You’ve seen these flowers before with the giant bees but datura, although highly poisonous, does not discriminate. Perhaps it’s woke. I don’t know. But I do know bees of all sizes go crazy for these flowers and why not? There’s lots of room to maneuver, the better to collect that pollen, my dear!

I’m on a driving trip to our daughter and son-in-law’s in southern California for a short while, so forgive me if my visits get a bit spotty, although I’m planning to try to keep up on both comments and visits. Yes, I’ll be very, very careful as well. 🙂

I was excited to see that the Lens-Artists challenge theme would be announced the prior week…until I saw that Patti’s theme was “Focus on the Subject.” OK. Maybe it didn’t matter that I knew in advance. 🙂 I felt marginally better when Tina said she had to ask Patti the direction she planned to go. Me? I figure as long as I can be on-topic (even if not Patti’s emphasis), I should be good to go.

“Focus” can be a noun or a verb. If you don’t literally focus (v.) on your subject, you might get something like I got here, the focus (n.) on everything other than the bird I wanted you to see.

Of course, you might also find that complete lack of focus (accidental) gives an impression that works, such as “speed” here.

The entire shot might be your focus and in focus…

…or your focus might be just what’s in front of you. Anything more would distract and cause the focus not to be on your subject. Let’s all say together, “Bokeh.”

So…if you focus (v.) on your subject, it will bee the thing that enables others to focus (v.) on your focus (n.), causing the flowering of a beautiful relationship. Ha! How could I resists when my focus (n.) is always on making a trip here as delightful an experience as possible? If it works that gives me a buzz! 🙂 Happy Saturday!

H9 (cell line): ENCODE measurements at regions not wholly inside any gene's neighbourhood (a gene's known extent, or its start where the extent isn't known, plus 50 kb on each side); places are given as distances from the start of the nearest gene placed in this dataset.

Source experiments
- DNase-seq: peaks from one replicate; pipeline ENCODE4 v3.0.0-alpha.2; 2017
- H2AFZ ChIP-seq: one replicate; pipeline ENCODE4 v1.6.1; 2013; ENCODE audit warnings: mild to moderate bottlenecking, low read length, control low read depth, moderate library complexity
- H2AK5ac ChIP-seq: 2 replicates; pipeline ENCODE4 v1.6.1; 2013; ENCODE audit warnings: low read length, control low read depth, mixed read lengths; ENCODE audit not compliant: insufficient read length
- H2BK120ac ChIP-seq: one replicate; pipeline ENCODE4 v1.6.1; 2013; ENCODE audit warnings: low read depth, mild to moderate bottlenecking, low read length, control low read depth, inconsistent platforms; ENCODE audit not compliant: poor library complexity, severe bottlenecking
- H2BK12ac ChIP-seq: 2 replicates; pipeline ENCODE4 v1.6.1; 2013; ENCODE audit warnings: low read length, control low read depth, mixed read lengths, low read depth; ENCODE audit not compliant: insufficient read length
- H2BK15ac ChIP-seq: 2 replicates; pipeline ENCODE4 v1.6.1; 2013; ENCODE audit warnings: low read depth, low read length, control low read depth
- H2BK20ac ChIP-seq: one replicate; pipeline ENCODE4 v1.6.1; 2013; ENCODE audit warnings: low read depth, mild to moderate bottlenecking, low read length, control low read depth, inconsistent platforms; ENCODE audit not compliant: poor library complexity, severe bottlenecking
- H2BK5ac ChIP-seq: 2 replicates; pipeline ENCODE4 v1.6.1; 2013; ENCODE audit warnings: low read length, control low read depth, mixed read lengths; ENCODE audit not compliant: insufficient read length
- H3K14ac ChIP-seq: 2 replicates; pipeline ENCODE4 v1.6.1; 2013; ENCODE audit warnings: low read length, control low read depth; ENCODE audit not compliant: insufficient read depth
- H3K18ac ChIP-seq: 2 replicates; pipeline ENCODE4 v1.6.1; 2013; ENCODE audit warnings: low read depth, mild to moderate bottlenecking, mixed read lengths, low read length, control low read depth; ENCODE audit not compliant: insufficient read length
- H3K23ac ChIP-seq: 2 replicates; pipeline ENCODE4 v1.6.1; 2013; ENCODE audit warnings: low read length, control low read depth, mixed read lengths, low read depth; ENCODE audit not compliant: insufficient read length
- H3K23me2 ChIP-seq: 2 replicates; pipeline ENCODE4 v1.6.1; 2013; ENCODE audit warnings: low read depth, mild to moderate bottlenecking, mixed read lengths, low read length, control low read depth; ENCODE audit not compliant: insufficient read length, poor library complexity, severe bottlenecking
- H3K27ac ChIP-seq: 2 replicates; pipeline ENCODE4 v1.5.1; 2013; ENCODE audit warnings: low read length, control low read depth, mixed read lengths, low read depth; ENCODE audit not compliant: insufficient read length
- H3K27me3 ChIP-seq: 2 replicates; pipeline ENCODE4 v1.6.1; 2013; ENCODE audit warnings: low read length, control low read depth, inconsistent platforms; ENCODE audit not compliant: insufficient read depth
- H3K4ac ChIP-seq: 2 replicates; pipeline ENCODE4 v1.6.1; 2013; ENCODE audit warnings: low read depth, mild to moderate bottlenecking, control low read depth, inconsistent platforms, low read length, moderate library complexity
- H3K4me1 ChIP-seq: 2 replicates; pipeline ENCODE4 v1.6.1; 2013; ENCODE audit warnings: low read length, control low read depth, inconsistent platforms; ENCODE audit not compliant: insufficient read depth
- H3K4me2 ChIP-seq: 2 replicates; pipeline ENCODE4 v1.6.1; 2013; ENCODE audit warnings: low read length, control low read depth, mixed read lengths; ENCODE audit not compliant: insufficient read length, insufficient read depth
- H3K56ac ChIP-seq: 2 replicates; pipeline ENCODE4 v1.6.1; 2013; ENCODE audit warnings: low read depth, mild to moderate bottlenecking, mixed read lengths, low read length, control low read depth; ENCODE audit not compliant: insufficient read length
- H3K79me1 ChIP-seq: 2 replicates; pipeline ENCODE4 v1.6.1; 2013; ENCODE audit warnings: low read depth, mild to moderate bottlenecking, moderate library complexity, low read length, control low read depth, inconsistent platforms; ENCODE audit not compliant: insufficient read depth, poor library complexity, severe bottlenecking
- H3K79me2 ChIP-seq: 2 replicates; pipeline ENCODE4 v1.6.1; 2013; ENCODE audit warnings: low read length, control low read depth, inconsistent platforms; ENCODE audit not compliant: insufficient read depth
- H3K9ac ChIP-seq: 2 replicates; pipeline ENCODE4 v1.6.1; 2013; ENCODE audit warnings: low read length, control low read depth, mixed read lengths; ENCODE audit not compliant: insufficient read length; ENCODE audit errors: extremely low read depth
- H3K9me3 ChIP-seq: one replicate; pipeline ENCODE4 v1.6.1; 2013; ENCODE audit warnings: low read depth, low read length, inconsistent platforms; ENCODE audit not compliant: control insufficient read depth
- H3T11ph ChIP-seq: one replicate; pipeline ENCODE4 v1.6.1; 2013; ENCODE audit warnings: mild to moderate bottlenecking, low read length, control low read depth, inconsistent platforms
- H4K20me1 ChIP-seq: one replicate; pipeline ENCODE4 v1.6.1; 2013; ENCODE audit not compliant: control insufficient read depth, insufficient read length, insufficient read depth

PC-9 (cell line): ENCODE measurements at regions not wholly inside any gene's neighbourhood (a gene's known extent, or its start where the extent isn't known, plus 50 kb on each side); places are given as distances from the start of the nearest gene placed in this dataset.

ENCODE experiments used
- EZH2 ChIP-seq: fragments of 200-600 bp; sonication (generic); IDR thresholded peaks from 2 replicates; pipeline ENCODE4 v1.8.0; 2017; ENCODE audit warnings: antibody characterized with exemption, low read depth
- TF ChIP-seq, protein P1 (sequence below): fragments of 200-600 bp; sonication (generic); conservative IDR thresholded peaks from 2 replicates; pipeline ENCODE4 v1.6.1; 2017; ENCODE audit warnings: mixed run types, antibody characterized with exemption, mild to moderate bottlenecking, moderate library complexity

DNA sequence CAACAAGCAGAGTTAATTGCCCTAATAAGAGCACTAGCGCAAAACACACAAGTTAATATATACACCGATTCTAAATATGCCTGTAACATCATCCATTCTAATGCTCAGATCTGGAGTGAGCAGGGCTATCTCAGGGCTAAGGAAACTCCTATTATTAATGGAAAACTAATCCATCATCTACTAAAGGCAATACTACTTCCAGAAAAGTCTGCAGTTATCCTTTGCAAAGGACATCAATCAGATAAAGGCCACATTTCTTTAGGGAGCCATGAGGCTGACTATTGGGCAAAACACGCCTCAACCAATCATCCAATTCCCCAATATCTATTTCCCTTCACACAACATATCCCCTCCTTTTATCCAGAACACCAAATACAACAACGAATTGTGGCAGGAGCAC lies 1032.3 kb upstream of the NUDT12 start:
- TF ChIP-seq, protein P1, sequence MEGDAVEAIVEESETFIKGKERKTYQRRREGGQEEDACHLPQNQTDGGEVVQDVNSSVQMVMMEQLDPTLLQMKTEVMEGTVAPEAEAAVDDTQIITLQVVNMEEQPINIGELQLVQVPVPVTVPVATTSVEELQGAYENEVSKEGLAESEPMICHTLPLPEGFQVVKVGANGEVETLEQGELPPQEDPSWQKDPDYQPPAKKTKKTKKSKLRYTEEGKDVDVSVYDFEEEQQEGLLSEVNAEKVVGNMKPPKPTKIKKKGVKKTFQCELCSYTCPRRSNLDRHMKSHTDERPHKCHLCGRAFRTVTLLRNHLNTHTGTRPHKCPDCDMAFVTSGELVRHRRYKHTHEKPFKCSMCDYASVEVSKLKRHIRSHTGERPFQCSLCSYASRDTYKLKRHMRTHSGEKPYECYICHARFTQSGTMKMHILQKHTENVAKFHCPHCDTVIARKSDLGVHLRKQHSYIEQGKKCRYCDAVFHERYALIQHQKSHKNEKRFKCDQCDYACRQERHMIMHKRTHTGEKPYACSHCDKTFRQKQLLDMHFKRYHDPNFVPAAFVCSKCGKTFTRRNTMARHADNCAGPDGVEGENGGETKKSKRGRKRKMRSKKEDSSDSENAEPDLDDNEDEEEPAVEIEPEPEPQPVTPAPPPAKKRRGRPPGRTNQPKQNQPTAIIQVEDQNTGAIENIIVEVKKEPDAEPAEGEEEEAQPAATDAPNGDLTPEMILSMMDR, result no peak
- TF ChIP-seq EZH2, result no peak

The generally preferred method of taking macro photos is with a macro lens, unless you’re carrying a camera with a telephoto lens for bird photos. In that case, the preferred method of taking macros is from about 6′. 🙂 That’s what happens at the Preserve unless I’m taking my photos with my phone. In this case, think telephoto at a distance. Welcome to Monday.

The Riparian Preserve seems to have gone to the birds and it’s true, there are all sorts of birds and lots of them. Birders are there daily, some with camera lenses as big as my leg and almost as long. To them my telephoto lens must look like a macro lens.

But it’s not just about the birds or even about the animals (most abundant of which are the rabbits.) There are plants, too, and the palo verde, native to the Sonoran desert where we are, is one of my favorites. I love the bright yellow and the feathery look.

Palo verde means “green stick” in Spanish and once you get closer, you can see why.

The trees can photosynthesize through their green bark, an important adaptation for a tree that drops its leaves during the warm season and in response to fall cooling. Palo verdes also drop stems and branches to combat drought. ~Desert USA

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This is the action video that goes with the bee shot I shared some time ago. Please spend the minute and two seconds to watch the entire video so you see why it’s a two-fer.